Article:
Thinking-Aloud as Talking-in-Interaction: Reinterpreting How L2 Lexical Inferencing Gets Done

There is a general consensus among second-language (L2) researchers today that lexical inferencing (LIF) is among the most common techniques that L2 learners use to generate meaning for unknown words they encounter in context. Indeed, claims about the salience and pervasiveness of LIF for L2 learners rely heavily upon data obtained via concurrent think-aloud (TA) research methods. However, despite the consensus that L2 LIF involves a combination of cues, knowledge, and contextual awareness, a crucial aspect of that “context”— namely, the in situ context of TA data collection procedures themselves—is rarely, if ever, included in analyses presented in L2 LIF research studies. I argue in this article that acknowledging this reality and incorporating aspects of this in situ context into analysis is both important and desirable, as it would contribute vital elements of research transparency and legitimacy as well as a much needed reflexivity about claims regarding L2 LIF that are made based on TA data.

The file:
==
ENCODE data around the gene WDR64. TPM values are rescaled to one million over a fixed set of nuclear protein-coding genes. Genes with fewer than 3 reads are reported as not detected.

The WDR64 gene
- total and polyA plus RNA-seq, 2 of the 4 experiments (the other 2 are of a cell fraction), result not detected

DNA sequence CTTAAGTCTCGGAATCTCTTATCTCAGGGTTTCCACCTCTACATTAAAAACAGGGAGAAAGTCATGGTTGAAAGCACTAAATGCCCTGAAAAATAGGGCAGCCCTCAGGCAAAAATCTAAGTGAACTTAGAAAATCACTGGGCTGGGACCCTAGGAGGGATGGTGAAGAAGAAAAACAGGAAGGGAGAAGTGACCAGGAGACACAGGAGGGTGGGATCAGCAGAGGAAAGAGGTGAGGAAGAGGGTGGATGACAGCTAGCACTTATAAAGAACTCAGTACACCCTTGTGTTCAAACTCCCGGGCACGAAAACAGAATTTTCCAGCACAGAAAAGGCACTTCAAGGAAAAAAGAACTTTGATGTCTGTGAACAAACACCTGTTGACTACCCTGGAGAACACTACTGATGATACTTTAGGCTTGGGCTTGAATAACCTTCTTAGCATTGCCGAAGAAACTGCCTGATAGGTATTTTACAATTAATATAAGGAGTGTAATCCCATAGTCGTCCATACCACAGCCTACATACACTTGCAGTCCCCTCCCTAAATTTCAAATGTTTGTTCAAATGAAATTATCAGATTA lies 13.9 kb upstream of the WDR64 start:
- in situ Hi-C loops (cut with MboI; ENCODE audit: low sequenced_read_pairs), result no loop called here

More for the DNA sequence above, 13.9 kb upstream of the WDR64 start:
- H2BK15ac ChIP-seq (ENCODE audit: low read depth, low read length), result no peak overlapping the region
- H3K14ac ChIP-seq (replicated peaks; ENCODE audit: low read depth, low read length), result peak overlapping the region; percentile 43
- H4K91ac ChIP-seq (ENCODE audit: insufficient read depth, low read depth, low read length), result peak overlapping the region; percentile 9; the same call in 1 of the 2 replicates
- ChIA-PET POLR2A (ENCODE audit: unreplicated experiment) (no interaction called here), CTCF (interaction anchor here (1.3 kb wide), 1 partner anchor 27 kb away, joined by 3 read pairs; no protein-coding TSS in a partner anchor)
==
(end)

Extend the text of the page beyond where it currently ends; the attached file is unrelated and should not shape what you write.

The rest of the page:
from Language Learning


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Posted on May 26, 2011, in Research and tagged , , . Bookmark the permalink. Leave a comment.

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